CAPTURE film project reels in Kansas City as a partner/competitor
Chattanooga’s film community outreach has begun. CAPTURE Chattanooga, the community filmmaking project that began two years ago, has found a second city to participate. The only requirement for participation was a gigabit internet connection and, as luck would have it, Kansas City, Missouri was one of the first places Google began offering internet speeds comparable to GigCity. The first in a marriage of ideas was born, one that will hopefully spread across the county.
CAPTURE began as an invitation for amateur filmmakers to work with industry professionals over the course of 48 hours to create something truly innovative: short films with a common theme and the honest purpose of film celebration. Editors and musicians and filmmakers came together to compete while enjoying the pursuit of creation.
“This is our third year producing CAPTURE. The collaboration between community, editors and musicians is extremely exciting and compelling. Now, we have CAPTURE expanding into Kansas City. Two Chattanooga creative teams will compete with two Kansas City creative teams. The stakes of city pride on top of creative competition will make it more exciting than ever,” says Zachary Cooper, CAPTURE Project Director for the Association of Visual Artists (AVA). “CAPTURE combines artistic talent, video and filmmaking technology with the power of fiber optic connectivity in each city.” An additional venue had always been in the plans. AVA had a vision, one that wasn’t limited to just the Scenic City.
“CAPTURE was developed from the beginning to be site-specific, yet also transferable and replicable. It can be true in multiple places,” says Anne Willson, AVA’s executive director. “With the very generous support of several foundations, the project has been incubated and tested for a couple of years. Now in its third year, we are absolutely thrilled to join with Kansas City for 2015.” Kansas City will have just completed their celebration of technology with Techweek Kansas City, so CAPTURE will fall right in line with the theme of developing technology having a significant and inspiration role in the visual arts. All of the videos submitted to CAPTURE will be edited and scored professionally, then shown simultaneously in both cities on Sept. 20.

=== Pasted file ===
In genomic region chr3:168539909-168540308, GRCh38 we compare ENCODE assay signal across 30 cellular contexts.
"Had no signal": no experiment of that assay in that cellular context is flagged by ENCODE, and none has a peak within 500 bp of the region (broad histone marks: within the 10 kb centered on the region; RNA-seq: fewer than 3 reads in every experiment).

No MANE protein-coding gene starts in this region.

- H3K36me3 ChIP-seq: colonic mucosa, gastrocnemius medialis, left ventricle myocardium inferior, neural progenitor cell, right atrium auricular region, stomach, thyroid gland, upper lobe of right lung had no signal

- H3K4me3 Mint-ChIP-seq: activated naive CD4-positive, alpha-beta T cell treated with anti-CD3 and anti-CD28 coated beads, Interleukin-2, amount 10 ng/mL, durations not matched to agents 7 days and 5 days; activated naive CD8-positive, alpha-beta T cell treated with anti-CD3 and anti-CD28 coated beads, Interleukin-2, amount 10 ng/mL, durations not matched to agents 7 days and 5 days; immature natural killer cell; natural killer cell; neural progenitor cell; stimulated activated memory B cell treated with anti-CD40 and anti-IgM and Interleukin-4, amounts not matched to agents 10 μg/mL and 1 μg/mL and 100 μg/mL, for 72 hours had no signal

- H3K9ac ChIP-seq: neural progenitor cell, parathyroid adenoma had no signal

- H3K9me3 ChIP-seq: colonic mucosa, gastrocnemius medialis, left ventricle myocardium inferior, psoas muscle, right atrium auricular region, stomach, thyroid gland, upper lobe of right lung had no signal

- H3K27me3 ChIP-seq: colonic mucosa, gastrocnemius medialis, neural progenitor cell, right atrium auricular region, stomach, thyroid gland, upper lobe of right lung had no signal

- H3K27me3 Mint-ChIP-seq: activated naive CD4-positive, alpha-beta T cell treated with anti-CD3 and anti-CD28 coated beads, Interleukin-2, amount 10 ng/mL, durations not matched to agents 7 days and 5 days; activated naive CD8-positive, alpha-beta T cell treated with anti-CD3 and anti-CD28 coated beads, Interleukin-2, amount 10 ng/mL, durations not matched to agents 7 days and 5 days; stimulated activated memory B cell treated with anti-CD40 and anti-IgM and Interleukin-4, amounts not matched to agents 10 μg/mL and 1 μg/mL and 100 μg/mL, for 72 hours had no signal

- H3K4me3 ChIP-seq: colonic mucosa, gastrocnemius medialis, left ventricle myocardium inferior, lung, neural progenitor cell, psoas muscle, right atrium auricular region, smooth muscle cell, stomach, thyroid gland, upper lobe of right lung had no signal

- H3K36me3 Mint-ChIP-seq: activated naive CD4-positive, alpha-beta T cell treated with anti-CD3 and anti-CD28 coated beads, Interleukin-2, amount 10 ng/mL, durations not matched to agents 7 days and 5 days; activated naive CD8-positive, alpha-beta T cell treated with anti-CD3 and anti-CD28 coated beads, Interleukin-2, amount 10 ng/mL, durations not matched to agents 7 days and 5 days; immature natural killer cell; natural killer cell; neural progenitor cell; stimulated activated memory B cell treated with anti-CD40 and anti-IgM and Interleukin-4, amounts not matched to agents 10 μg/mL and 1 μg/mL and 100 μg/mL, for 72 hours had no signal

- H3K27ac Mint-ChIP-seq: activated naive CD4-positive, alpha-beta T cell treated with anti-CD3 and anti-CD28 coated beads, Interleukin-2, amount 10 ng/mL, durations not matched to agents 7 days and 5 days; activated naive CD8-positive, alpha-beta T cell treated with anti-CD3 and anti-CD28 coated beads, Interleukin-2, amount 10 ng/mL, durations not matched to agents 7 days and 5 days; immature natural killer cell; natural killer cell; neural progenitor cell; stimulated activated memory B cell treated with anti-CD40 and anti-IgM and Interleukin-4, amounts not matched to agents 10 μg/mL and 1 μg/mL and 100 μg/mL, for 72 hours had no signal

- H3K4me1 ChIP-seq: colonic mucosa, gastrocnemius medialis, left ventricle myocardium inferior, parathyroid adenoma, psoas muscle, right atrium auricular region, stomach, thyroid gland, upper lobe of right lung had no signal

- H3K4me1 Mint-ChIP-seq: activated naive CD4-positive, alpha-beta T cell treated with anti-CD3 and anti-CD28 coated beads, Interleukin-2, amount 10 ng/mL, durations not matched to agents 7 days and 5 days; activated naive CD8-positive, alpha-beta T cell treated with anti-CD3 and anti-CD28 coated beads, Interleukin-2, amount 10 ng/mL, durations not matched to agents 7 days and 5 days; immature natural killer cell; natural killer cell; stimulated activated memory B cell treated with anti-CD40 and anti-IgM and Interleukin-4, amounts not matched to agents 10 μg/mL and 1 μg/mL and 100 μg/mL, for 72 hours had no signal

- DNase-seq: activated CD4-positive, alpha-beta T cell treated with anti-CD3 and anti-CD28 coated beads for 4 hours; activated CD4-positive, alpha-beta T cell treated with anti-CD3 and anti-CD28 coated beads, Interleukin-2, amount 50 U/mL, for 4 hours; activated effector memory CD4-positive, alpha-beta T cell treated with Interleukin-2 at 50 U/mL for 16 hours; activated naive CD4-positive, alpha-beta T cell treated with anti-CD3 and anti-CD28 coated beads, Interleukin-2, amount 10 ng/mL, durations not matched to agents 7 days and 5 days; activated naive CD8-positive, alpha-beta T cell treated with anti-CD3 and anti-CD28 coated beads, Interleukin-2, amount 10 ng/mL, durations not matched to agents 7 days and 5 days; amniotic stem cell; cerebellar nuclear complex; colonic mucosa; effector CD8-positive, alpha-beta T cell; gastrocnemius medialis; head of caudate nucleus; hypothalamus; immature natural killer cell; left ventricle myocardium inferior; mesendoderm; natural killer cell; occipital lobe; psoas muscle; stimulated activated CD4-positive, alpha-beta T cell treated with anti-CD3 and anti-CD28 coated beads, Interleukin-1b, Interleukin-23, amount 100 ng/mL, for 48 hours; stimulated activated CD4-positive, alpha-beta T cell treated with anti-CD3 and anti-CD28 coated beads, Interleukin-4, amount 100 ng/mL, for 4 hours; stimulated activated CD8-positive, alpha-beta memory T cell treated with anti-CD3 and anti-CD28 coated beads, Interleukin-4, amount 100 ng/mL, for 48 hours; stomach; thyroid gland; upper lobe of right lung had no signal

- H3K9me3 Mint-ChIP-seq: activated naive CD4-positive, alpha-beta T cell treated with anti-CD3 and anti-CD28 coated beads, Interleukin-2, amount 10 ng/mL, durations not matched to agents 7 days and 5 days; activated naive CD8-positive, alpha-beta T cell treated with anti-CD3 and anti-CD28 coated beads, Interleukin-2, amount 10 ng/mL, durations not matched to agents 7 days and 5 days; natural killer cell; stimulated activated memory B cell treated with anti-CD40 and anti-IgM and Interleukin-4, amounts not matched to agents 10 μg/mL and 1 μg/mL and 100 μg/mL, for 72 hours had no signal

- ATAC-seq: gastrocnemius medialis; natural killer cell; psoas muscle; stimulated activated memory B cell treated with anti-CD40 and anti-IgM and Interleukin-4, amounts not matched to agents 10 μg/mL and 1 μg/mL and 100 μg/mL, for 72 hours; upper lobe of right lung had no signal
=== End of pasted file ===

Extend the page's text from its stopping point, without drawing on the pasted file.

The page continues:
“CAPTURE will challenge people in both cities to take their cameras and smartphones to the streets to film up to four 30-second clips that give a window into their community,” says Jason Harper, of KC Digital Drive. The KC Film + New Media Office are supporters and sponsors of the CAPTURE event.
“We could not be more excited to accept the CAPTURE challenge from our friends in Chattanooga,” says Stephane Scupham, KC Film Commissioner. “This contest is an opportunity for Kansas Citians to bring together our vibrant arts and tech communities to showcase the dynamic culture of cities."
As exciting as the event is in itself, however, the inclusion of Mark Covino as guest juror for CAPTURE is particularly important. Covino, as many will remember, is the director “A Band Called Death,” a 2012 documentary about the discovery of a lost Detroit punk band that was playing the music long before punk took the world by storm. The inclusion of Covino this year continues the theme of unsung artists.
Unsung artists are what make CAPTURE such an innovative and powerful event. Anyone with a digital video camera or smart phone can participate and become part of something extraordinary. Without the participation of Chattanooga’s own unique talents, the event would never take shape. Given that this year is a competition between cities, and Chattanooga has half the population of Kansas City, we are definitely the underdogs. We’ve proven that we can vote in an online poll. We should prove we can take the next step. Support local film.
CAPTURE happens Friday, Sept. 18 - Sunday, Sept. 20. More information can be found at capturefilmproject.org